"We have to develop `family skills' for their own future lives and to give the kind of day-to-day support that maybe we ourselves take for granted," she says.

She gives the example of how last year she discovered that some of the pupils would not be having a traditional family Christmas dinner. It was just something that didn't happen in their lives.

So Mrs Stirling proposed they have a Christmas dinner themselves in the Nurture Base and before she could say anything further, one boy responded: "I can't believe it! You're going to come in and spend Christmas Day with us!"

The proposal, of course, was that they have their Christmas dinner together before the end of term - but it exposed a level of need which she had to try to address.

"It underlined the fact that this is not a behavioural unit. It's about young people who need TLC," she says.

Mrs Stirling also accompanies the pupils one day a week to nearby Oatridge Agricultural College, where they are studying rural skills and have their own vegetable plot.

"Last year we won gold for our palate garden, a small landscaped garden, at the Scottish Gardening Show at Ingliston. These are pupils who are showing they have life and employability skills," she says.

"I love my work here and it is rewarding. But it's not easy. It's hard. But I believe we can make a difference and that's something we all believe in and try for.

"There are a lot of pupils who go under the radar and I think there's probably a need for this kind of group in just about every secondary school."


Wendy McComb, biology teacher, Broxburn Academy, says:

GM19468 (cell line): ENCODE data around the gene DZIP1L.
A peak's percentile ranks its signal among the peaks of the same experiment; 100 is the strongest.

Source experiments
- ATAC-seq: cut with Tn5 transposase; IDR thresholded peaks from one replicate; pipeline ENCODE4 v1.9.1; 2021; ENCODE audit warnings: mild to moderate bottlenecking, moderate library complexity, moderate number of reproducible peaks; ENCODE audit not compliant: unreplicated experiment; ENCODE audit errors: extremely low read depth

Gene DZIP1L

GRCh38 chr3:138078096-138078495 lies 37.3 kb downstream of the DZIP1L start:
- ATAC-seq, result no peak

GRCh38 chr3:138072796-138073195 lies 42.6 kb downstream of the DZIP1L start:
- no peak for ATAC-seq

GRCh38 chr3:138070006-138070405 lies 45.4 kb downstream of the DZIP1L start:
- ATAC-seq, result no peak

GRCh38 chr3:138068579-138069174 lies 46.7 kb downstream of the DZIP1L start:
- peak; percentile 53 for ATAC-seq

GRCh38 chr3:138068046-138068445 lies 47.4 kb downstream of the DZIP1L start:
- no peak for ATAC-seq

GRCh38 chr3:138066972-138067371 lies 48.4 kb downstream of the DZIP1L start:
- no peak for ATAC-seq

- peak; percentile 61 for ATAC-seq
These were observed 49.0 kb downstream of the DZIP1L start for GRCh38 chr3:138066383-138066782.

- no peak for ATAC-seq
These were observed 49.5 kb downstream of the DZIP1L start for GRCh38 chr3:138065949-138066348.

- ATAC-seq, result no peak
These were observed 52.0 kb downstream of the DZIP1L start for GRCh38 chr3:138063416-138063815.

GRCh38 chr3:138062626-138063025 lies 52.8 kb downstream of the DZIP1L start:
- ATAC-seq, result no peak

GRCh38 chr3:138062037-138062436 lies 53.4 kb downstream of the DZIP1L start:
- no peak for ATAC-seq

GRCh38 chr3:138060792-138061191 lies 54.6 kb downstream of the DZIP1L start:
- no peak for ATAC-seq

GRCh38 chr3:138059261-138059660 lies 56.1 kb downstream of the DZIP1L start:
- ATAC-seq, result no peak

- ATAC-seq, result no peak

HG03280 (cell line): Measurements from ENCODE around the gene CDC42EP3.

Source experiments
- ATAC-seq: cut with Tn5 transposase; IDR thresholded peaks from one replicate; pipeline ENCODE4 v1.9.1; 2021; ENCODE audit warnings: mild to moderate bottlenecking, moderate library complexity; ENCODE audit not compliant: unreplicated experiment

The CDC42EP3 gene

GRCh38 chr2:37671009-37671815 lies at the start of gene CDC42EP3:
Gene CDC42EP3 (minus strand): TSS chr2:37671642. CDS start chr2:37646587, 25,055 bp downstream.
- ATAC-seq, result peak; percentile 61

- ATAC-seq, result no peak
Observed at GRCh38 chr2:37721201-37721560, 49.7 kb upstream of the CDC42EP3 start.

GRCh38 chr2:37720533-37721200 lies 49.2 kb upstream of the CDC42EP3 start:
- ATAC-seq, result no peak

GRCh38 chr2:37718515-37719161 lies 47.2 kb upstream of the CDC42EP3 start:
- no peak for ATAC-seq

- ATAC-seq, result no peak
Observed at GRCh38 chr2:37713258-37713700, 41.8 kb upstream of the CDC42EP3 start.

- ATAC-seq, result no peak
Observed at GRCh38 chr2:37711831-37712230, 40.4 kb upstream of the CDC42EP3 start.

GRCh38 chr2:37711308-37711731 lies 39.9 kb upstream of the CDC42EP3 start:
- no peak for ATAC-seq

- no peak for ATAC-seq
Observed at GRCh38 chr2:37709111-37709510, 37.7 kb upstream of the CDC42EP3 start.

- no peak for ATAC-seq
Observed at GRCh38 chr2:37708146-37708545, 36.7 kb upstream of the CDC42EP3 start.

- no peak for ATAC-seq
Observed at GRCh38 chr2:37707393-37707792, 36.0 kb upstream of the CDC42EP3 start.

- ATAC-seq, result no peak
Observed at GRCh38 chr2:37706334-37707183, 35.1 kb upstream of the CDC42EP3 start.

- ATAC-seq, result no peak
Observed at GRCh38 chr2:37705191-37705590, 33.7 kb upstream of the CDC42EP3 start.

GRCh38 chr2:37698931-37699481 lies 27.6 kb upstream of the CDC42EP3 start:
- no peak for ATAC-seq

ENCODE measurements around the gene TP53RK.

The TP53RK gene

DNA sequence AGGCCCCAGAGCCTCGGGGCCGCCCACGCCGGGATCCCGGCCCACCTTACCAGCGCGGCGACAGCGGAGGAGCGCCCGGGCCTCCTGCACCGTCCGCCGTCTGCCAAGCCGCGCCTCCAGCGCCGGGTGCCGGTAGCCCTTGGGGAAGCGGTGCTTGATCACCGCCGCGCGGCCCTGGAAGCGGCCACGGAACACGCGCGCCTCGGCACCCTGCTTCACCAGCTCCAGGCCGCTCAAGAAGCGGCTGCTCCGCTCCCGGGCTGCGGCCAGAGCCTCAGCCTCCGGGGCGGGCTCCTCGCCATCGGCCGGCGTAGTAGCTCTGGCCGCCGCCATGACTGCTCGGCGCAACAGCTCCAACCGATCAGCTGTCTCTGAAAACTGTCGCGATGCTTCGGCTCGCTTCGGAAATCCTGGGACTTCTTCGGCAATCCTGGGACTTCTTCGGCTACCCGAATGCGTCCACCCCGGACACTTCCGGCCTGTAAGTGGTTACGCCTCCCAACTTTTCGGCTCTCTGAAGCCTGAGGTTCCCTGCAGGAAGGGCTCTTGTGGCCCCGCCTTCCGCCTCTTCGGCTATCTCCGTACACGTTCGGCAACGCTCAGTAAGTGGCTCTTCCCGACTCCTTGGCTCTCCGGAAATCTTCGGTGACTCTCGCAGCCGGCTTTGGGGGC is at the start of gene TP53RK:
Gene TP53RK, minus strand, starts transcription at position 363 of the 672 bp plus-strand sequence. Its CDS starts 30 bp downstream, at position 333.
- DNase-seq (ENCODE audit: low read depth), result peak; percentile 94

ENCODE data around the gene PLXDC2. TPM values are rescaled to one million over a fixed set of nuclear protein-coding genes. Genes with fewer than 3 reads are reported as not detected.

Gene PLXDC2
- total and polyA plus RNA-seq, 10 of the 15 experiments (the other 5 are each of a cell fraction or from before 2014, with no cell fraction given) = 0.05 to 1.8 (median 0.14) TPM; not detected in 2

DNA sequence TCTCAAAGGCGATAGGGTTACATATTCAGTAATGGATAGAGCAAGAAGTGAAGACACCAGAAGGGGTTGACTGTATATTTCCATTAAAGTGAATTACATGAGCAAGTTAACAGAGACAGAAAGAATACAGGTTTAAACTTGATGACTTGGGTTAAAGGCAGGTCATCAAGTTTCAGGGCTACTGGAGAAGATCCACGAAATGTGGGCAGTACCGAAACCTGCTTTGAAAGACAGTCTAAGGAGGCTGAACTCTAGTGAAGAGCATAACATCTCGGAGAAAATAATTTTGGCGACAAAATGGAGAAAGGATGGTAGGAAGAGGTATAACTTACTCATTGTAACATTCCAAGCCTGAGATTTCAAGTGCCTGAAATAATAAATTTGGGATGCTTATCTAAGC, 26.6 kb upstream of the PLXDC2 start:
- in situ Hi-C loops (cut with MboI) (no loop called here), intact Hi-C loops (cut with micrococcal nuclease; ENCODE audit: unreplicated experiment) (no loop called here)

I'm one of the few teachers that the pupils come to, rather than me teaching in the base. They have to come to the biology lab because a lot of what we do is practical.

The group is excellent to teach and I've had no problems at all. The pupils like coming to the lab because, as a small group, they get to do the experiments themselves on an individual basis.

They have a much more positive attitude than when they were in a bigger class and their timekeeping and attendance is good.

I think they enjoy school more and value the work they are given. They know they're getting extra help and are much more appreciative as a result.

Within the first two weeks of term they realised that they were being supported, but that they were not being marked out as `different' from their peers.

I go up to the base on non-teaching periods or for lunch and help with baking cakes or whatever they might be doing. That's part of the `nurture' and it's good for them to see staff in a different light.

I think we were all unsure at the start how the initiative would work but because the nurture is there, they know the staff care about them and they react positively to that.

These were potentially tricky pupils who are now motivated but would still be lost in a class of 20.

We follow Access 3 Biology, so they access the same course others of their peers might be following, but they now ask questions they wouldn't in a bigger class. They are buying into the lessons.

As a group they have matured a lot and some do have the potential to go on to FE. They work hard and as a teacher it's your job to keep them motivated and busy.

They're a fine bunch to teach.

Photo credit: Colin Hattersley